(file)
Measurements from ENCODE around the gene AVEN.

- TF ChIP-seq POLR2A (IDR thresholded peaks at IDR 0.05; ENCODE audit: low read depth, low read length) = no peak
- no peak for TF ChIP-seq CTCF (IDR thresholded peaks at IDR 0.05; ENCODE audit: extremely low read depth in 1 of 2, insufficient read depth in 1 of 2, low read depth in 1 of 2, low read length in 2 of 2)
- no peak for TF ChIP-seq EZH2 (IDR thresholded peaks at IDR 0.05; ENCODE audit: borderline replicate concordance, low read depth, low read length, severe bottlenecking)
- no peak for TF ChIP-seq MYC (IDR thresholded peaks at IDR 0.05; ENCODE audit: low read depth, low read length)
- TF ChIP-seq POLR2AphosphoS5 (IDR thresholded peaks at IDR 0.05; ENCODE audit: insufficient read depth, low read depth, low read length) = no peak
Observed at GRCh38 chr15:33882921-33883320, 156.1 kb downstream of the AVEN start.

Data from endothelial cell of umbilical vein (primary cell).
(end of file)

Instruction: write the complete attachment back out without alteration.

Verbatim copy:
Measurements from ENCODE around the gene AVEN.

- TF ChIP-seq POLR2A (IDR thresholded peaks at IDR 0.05; ENCODE audit: low read depth, low read length) = no peak
- no peak for TF ChIP-seq CTCF (IDR thresholded peaks at IDR 0.05; ENCODE audit: extremely low read depth in 1 of 2, insufficient read depth in 1 of 2, low read depth in 1 of 2, low read length in 2 of 2)
- no peak for TF ChIP-seq EZH2 (IDR thresholded peaks at IDR 0.05; ENCODE audit: borderline replicate concordance, low read depth, low read length, severe bottlenecking)
- no peak for TF ChIP-seq MYC (IDR thresholded peaks at IDR 0.05; ENCODE audit: low read depth, low read length)
- TF ChIP-seq POLR2AphosphoS5 (IDR thresholded peaks at IDR 0.05; ENCODE audit: insufficient read depth, low read depth, low read length) = no peak
Observed at GRCh38 chr15:33882921-33883320, 156.1 kb downstream of the AVEN start.

Data from endothelial cell of umbilical vein (primary cell).